Since there are multiple features in this dataset, we thought that building a basic multiple linear regression model was not the best route we could take. Instead, we implemented penalized regression models. All three models(Ridge, Lasso, and ElasticNet) were built using cross-validation with 4 train fold and 1 test fold with each fold containing 20% of the train data. We chose the rmse score as a measure to find the best model and lasso performed better as it deleted the coefficients that are irrelevant. As you can see from the graph, ElasticNet has the alpha of 1 that it performs the same as lasso.
2. Tree-based Models
In order to leverage the overfitting issue, we tried three different tree-base models.
1) Random Forest & ExtraTreeRegressor
First, we implemented the Random Forest model. Since each decision tree is uncorrelated and limited to a limited number of sample, it makes a strong predictor when each of them is assembled. Such aspect of the model deals with overfitting issue because even if each decision tree is overfitted, the assembling part of the model lessens the issue.
As long as there is enough number of decision trees, individual noise that overfitted individual decision tree makes are leveraged. In addition, we implemented ExtraTreeRegressor since it implements a meta estimator that fits a number of randomized decision trees on various sub-samples of the dataset and uses averaging to improve the predictive accuracy and control over-fitting.
2) Gradient Boosting & XGBoost
Boosting is a method that takes a sequential format to make a better prediction. Instead of assembling prediction made by individual decision tree, boosting takes the information from the residuals of the previous tree. As a result, boosting puts more weight on the predictions that made better prediction on the ones that were predicted wrong more frequently. This makes the prediction more accurate as the number of tree in the boosting model is increased. However, such structure makes the model prone to outliers.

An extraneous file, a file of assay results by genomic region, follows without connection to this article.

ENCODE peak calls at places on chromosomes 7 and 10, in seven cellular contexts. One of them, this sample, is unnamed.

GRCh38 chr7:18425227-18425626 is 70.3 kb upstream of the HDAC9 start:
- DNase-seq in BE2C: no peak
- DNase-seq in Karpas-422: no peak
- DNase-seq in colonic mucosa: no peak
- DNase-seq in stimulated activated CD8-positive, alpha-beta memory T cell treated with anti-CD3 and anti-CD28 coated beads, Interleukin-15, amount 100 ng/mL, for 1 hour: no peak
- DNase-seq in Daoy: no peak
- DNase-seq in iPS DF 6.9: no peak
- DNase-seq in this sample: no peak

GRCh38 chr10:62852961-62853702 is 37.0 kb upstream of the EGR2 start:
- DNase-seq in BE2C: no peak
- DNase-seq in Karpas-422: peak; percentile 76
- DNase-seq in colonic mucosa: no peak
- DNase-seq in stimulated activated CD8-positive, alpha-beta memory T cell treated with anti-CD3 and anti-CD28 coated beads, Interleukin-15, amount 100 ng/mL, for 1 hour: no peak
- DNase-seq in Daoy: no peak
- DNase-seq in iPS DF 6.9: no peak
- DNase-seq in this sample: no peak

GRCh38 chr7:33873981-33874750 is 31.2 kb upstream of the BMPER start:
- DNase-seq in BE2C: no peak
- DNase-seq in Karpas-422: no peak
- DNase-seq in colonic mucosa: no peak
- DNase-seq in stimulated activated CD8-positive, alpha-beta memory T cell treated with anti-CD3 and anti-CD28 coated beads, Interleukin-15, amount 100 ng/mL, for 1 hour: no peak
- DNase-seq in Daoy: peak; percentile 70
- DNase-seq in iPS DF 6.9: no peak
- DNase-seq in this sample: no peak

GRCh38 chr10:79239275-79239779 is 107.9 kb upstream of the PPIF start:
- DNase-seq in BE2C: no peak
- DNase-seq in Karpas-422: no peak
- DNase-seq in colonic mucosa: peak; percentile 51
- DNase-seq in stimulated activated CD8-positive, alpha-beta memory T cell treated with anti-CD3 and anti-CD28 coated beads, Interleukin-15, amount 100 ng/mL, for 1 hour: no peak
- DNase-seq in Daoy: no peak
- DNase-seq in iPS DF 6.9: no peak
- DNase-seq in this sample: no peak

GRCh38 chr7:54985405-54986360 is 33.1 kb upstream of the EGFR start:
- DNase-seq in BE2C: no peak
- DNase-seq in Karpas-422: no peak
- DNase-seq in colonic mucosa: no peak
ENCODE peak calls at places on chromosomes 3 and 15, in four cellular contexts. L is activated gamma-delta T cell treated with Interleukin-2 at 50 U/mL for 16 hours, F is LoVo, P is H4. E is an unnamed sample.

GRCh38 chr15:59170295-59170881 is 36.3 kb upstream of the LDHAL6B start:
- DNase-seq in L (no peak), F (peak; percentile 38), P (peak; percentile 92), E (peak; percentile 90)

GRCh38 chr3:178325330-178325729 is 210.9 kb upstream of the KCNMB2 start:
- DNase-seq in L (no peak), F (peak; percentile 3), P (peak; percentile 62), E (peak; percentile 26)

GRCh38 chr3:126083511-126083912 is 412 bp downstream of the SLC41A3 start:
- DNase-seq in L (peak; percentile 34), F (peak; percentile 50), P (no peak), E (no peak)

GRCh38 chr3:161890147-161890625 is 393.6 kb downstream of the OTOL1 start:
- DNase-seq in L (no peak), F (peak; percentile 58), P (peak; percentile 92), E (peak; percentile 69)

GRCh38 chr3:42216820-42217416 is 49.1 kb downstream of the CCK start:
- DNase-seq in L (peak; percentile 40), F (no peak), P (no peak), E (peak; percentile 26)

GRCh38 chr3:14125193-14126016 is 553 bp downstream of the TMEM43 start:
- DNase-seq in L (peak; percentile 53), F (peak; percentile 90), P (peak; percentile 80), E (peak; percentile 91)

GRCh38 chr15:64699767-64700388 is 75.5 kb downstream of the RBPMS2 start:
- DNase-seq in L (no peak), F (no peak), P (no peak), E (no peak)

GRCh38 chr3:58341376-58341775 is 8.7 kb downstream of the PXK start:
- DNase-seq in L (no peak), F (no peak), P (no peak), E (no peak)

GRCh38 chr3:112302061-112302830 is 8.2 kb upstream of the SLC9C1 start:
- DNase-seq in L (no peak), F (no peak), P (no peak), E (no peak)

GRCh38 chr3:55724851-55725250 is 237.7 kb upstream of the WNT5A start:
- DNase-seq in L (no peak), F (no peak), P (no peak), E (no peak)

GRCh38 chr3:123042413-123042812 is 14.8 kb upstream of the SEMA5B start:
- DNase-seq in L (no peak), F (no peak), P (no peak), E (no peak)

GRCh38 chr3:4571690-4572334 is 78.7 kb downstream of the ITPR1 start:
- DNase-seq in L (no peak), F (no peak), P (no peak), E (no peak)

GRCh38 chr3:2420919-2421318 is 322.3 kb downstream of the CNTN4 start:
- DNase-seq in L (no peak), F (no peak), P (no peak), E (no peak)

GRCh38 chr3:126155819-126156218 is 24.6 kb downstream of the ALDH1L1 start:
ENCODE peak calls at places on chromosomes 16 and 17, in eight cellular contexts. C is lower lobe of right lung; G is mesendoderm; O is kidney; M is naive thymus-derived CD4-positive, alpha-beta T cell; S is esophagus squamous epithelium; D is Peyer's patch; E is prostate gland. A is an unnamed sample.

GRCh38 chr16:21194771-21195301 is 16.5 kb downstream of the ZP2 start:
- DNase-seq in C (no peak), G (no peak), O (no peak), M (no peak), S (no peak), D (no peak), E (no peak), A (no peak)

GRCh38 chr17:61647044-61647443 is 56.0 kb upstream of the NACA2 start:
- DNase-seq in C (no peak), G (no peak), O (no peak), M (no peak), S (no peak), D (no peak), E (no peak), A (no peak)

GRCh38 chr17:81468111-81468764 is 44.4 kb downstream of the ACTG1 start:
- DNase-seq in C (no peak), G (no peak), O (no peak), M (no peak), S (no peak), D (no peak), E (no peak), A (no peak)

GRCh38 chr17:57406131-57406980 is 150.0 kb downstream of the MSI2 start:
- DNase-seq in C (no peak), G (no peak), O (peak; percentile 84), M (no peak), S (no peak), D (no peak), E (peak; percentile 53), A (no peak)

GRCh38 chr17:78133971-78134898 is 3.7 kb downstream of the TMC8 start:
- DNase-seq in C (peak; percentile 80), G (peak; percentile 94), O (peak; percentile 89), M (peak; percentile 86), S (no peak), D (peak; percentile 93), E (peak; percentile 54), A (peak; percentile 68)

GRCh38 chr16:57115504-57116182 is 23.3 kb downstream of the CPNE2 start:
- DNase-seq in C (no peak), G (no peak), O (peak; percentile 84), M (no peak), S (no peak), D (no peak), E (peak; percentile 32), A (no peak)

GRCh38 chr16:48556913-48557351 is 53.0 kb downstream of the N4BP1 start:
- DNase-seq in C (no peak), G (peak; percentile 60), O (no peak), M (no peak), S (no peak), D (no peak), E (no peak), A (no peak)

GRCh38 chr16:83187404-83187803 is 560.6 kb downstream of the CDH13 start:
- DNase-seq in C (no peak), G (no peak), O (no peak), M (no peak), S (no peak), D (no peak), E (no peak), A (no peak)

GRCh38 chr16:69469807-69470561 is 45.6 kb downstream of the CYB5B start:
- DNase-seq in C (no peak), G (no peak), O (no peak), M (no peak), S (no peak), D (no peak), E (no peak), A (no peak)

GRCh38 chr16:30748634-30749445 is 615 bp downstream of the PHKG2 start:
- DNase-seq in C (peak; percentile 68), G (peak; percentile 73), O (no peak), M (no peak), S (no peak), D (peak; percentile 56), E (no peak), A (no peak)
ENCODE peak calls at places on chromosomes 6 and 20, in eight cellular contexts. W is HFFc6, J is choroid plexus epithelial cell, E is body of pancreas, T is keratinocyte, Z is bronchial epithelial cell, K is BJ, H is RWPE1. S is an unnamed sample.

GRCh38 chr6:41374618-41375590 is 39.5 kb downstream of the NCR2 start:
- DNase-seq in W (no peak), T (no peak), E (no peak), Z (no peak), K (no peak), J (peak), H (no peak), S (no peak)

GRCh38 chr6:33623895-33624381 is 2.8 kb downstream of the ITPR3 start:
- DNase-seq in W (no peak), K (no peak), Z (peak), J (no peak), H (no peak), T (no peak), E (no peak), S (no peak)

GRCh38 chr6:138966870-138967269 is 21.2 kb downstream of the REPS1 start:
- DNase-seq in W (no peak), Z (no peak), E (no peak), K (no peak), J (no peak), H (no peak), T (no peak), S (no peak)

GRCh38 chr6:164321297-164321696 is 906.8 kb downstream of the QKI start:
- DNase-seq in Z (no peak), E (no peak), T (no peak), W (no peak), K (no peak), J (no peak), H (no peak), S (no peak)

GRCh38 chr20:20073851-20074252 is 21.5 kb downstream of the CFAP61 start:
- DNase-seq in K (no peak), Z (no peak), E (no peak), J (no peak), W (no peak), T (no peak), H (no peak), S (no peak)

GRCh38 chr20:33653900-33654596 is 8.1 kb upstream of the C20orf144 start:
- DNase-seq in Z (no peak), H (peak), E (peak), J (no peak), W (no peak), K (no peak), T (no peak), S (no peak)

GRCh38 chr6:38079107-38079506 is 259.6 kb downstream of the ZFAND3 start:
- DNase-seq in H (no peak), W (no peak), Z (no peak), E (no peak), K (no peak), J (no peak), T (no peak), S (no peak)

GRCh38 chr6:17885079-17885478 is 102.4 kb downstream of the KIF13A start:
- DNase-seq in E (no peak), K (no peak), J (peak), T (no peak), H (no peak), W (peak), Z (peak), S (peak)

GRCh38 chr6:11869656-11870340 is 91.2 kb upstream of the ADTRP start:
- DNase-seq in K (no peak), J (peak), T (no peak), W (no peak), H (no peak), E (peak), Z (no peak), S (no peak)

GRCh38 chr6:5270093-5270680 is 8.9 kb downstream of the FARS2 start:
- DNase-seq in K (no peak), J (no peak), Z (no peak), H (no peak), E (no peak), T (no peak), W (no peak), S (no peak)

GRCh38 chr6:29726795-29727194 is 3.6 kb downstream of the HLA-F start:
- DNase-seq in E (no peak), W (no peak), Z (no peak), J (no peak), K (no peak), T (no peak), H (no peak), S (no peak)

In addition to Gradient Boosting, we implemented XGBoost since it uses a more regularized model formalization to control over-fitting that it gives a better performance.
We did not include the parameters and hyperparameter numeric values in this post. RMSE scores for each models are as follow:
Random Forest: 0.1419
Gradient Boosting: 0.1232
Ensemble Learning Technique (Stacking) for additional accuracy
Among the multiple models we have chosen to implement, we tried multiple different combinations of them to find the best predictor. In order to do so, we tried two different techniques to aggregate 4 models that had the best RMSE scores.
1. Simple Average Ensemble
This technique gets predictions from the list of model input and get the average value of the predictions. After several trials, we’ve found out that averaging ElasticNet, Gradient Boosting, XGBoost, and Lasso gave the best Kaggle score of 0.12469.
2. Stacking with Meta-Model
When you use Stacking with Meta-Model, a number of first-level individual learners are generated from the training data set by employing different learning algorithms. Those individual learners are then combined by a second-level learner which is called as meta-learner. By doing so, the accuracy of the prediction increases. When we implemented ElasticNet, Gradient Boosting, XGBoost as first-level learners and used lasso as a second-level learner, we got the best Kaggle score of 0.12320.
After implementing the Stacking with Meta-Model, we examined the details of our models to locate possible improvements. Then we realized that instead of GridSearchCV, we can use Bayesian Optimization package to for hyperparameter tuning process.
Bayesian optimization, in contrast to random or grid search, keep track of past evaluation results which they use to form a probabilistic model mapping hyperparameters to a probability of a score on the objective function. Such a model is called a surrogate model and Bayesian methods work by finding the next set of hyperparameters to evaluate on the actual objective function by selecting hyperparameters that perform best on the surrogate function.
Thus, we used the hyperparameters tuned by the Bayesian Optimization package for XGBoost and got improved the rmse score of XGBoost from 0.1211 to 0.1191. Consequently, Kaggle score of our stacked model improved to 0.12212 which was our final submission.